A patronising view of the “Other”

Salil Tripathi set off a seriously interesting discussion of Arundhati Roy at Facebook, via a piece by Andrew Buncombe in the Independent. (This is why, say what you will, FB is not altogether silly.) I got his permission to quote him.

The subject is, as Buncombe put it:

It was the writer and activist Arundhati Roy who set foreign journalists in India busily chattering recently. In an interview with Stephen Moss in the Guardian, Ms Roy was discussing the Maoist and Adavasi “resistance” to encroachment on tribal lands. Mr Moss, asked her why, “we in the West don’t hear about these mini-wars?”. Ms Roy replied: “I have been told quite openly by several correspondents of international newspapers, that they have instructions – ‘No negative news from India’ – because it’s an investment destination. So you don’t hear about it…”

Salil said (among other things)

I agree that journalists who probe too much into Kashmir are likely to have visa problems. I also agree that editors in the West like to look at unusual stories out… of India, and not ones they’ve been covering all the time. But I don’t think there’s a grand conspiracy among editors, who meet at a pub every night in Wapping, exchanging notes, about which rah-rah story about India should they run. Likewise, there is no conspiracy among correspondents either, to meet at specific places and plan coordinated stories that decide to underplay poverty and overplay the Gurgaon malls. In fact, most journalists want the unusual – and so you will find stories that show cracks in the India shining story, just as you will find stories about Indian companies making it big abroad. The trouble with Arundhati Roy is precisely that she thinks only her truth is valid, only the story she focuses on is important, and others must write the same story, and reach the same conclusions. That was infuriating at one point; it is tiresome now. Which is why she is less relevant in India than at any time, and continues to be loved by the Guardian and the Nation, two newspapers which have a patronising view of the “Other”, and can see only one form of stories from that place. (Sure, Guardian will write about Outsourcing, but focus on the soullessness of the job, and not about how it has liberated a person from the Indian hinterland, who’d have married within her caste to whoever her parents insisted, and exposed her to an urban lifestyle, and allowed her to assert her identity, creating her own space in the big adventure called India. Roy sees her as a collaborator; I see signs of emancipation there.)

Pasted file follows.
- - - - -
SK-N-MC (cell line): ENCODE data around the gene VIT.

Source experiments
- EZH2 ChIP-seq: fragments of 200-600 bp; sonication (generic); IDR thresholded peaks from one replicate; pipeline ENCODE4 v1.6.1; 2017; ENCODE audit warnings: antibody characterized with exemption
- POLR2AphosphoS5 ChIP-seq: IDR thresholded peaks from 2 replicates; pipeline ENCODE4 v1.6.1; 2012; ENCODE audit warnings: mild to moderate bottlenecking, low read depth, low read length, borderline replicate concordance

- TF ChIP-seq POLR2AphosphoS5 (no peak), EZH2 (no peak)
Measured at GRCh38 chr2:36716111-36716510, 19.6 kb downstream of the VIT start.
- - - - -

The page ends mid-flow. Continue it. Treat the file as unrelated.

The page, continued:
I’ve noticed the same thing (perhaps alerted to it by reading Meera Nanda): the way UK and US journalists treat Roy as an oracle when there are countless other Indians they could talk to but don’t. (They do the same thing with Vandana Shiva.)

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